Saturday, July 25, 2009

IMEC Update 7/25/09

I know I've neglected to discuss the research I'm doing over here in Belgium. Part of the reason is that my research groups on both sides of the pond require there own confidentiality. With respect to the Gracias lab, the work we've done with the nanocubes has not yet been published. As a result, I'm not at the liberty to provide details about their fabrication.

On the IMEC side, all employees have to sign a confidentiality waiver about not providing internal information to 3rd parties. You see these at almost every company, so it's not surprising that IMEC had their own.

Anyway, in terms of my day to day operations, I'm currently in the fabrication stage of the nanocubes. They're structurally similar to the microcontainers that we fabricate in the Gracias lab and their fabrication is based on lithography.

First, we need define a pattern for our structures. What shape/size do we want them to be? Here at IMEC, I'm currently working with structures that are approximately 500 nm, which in terms of relative size is about 200 times smaller than the width of a human hair.

In order to define a pattern, we first need to spin coat some type of resist material onto a silicon wafer. We then use photolithography or electron beam lithography to selectively remove the exposed or non-exposed portion of the film depending on whether the resist material is positive or negative. In the semiconductor industry, the go-to resist material is polymethyl methacrylate (PMMA). After exposing the film, it needs to be developed in solution such that certain areas of the film are selectively removed. After we define our pattern, we can then move onto the next step.

Material Deposition
After we have our pattern, we need to deposit some sort of metal onto a silicon wafer via thermal evaporation, electron beam evaporation, or sputter coating. In these steps, metal atoms are removed from a source and then deposited onto a sample. In terms of thermal evaporation, the metal source is heated and the solid evaporates, allowing metal atoms to rise and coat the wafer that's placed above the source. To learn more about these techniques, please consult wikipedia. There's no sense in me discussing these in depth here when there are outside sources available.

Once we have our material deposited, we need to go through a lift-off process. After completing the above steps, we have a silicon wafer coated with a resist and a metal. Depending on our pattern, some sections of the wafer consist of silicon/resist/metal and other sections are simply silicon/metal. In the lift-off process, we dissolve the resist and what remains is our pattern which is now composed of just a metal.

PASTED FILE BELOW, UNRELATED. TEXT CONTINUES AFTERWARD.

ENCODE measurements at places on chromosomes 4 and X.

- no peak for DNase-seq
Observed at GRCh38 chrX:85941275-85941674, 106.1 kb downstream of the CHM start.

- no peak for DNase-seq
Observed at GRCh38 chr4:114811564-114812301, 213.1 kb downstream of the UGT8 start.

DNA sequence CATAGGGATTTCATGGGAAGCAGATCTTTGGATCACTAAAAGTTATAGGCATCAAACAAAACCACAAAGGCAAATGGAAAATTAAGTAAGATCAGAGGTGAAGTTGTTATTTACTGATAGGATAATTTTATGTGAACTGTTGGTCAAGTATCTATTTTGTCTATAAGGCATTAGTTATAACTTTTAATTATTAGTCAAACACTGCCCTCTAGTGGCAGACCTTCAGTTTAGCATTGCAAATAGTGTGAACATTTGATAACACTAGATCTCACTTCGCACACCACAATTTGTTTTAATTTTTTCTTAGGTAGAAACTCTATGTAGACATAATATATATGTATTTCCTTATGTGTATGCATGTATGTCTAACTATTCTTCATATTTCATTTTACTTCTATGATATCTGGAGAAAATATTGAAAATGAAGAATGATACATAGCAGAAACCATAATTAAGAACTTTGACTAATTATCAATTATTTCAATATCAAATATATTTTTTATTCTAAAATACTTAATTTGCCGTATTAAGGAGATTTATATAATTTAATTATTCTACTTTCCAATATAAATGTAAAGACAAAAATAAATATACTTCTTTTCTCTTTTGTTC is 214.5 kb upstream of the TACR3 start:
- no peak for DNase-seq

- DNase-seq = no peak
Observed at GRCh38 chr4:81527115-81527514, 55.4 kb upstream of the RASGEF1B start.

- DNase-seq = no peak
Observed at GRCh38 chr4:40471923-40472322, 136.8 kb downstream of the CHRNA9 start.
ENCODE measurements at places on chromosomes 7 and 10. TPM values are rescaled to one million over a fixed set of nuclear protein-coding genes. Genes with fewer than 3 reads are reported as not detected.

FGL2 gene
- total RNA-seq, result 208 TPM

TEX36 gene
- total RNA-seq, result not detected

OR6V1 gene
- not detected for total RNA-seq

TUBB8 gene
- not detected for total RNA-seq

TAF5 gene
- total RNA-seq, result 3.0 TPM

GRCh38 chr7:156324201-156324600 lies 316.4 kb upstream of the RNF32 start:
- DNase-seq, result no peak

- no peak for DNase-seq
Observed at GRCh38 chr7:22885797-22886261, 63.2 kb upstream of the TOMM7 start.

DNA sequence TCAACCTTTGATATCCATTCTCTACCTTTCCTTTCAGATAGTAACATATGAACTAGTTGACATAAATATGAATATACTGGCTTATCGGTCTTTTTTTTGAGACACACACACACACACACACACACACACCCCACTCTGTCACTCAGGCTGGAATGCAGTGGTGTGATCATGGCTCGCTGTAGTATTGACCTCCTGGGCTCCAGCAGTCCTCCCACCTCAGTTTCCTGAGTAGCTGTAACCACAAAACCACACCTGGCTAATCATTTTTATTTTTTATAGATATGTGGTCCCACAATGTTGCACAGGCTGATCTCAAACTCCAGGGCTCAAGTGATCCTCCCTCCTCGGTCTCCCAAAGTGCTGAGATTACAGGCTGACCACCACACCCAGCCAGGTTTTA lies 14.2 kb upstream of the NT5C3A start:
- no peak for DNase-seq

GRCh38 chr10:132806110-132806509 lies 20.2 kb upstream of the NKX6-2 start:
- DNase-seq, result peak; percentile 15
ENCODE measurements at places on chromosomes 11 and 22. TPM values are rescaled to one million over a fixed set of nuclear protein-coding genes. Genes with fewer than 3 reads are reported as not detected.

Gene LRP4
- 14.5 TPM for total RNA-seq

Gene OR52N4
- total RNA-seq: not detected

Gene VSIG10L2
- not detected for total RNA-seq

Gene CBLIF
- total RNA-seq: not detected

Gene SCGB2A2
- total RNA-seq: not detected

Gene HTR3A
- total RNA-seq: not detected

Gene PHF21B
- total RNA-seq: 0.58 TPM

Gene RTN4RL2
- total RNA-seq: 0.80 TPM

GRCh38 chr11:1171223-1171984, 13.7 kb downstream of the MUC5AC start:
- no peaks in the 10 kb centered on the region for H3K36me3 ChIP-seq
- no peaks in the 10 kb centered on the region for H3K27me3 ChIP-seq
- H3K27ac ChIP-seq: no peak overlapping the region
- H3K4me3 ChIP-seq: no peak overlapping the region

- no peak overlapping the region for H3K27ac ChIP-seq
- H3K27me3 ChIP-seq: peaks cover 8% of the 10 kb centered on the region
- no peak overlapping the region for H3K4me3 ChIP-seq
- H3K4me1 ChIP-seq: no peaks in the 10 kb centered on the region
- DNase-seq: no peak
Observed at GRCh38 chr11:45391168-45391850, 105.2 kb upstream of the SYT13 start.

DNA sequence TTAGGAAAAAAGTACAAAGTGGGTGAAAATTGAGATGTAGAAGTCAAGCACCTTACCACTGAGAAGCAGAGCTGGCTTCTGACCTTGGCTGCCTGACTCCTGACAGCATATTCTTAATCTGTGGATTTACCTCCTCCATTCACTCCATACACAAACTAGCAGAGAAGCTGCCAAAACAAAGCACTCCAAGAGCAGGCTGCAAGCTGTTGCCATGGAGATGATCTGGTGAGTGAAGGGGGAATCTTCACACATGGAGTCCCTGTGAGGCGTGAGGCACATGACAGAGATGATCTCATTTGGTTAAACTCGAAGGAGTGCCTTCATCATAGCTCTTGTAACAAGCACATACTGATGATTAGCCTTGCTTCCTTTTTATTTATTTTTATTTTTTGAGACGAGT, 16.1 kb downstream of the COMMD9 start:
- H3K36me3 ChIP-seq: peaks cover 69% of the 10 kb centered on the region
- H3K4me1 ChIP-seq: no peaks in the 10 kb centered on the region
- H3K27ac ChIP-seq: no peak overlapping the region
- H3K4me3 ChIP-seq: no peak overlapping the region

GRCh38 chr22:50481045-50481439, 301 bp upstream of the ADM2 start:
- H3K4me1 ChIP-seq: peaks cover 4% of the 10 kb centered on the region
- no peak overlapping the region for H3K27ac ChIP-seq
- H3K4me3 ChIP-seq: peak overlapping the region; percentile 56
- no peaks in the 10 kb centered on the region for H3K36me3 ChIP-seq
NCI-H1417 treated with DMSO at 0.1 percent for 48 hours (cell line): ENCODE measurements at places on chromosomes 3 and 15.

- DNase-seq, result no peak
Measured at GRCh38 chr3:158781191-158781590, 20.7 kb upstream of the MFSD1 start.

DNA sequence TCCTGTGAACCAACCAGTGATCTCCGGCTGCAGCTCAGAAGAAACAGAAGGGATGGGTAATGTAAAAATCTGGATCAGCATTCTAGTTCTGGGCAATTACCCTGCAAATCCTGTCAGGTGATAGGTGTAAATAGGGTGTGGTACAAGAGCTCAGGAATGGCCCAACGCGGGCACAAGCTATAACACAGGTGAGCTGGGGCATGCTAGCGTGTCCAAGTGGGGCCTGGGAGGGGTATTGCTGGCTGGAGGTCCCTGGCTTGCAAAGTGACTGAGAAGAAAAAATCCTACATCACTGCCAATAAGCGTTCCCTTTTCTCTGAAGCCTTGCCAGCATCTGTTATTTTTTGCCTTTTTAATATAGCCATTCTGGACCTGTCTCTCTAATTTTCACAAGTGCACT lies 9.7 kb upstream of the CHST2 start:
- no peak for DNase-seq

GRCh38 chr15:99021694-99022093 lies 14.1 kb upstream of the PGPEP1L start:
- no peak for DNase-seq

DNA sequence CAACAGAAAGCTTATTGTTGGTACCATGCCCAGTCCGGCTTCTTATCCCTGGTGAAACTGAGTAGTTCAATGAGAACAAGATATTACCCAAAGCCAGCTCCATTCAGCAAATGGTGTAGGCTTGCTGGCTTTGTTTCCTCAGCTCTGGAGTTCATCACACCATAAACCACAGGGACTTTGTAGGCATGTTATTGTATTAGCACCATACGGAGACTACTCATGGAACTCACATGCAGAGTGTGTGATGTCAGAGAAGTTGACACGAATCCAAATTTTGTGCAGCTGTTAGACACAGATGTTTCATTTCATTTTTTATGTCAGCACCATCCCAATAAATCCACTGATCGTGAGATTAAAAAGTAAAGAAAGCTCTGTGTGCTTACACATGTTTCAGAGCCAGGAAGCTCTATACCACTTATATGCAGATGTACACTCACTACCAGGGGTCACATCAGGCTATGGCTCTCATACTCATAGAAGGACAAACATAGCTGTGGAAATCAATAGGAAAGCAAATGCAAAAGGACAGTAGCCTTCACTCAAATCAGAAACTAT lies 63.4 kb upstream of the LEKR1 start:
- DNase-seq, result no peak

After repeating these processes several times, we can fabricate structures composed of different shapes and compositions.

As I mentioned earlier, for the past couple weeks I've been involved with fabricating our nanocubes. I've mostly been in the clean room making samples using the techniques I described above. All throughout the process I'm checking the condition of the samples after each step both with an optical microscope and a scanning electron microscope (SEM).

One of my highlights so far while working here at IMEC is my personal operation of the SEM. These instruments cost hundreds of thousands of dollars and it's been exciting to operate these on my own. Undergrads at Hopkins aren't trained on the Materials Science SEM, so I've never been able to operate the instrument back at school.

One of my other highlights while here at IMEC has been working with hydrogen fluoride (HF). It's a very dangerous chemical such that when it comes into contact with water it forms hydrofluoric acid, which is incredibly corrosive. It interferes with nerve function and if it contacts your skin, you probably wouldn't even notice the burn. If you've ever taken a chemical safety class you've probably seen the effects of hydrofluoric acid. If not, you can google it if you're interested. However, be warned that some images may be disturbing.

Granted, the HF I've used was buffered, so it wasn't pure HF. The risks however still apply. My first use of HF was a very memorable event and I think I'll forever associate HF with IMEC and Belgium. I admit that might have sounded vaguely nerdy, but we're all nerds at Hopkins, right?

Anyway, that's what I've been up to at IMEC the last couple weeks. Fabrication and imaging. Once I have final structures I'll be taking optical measurements of my samples. In the next week or two I should hopefully be starting that up.

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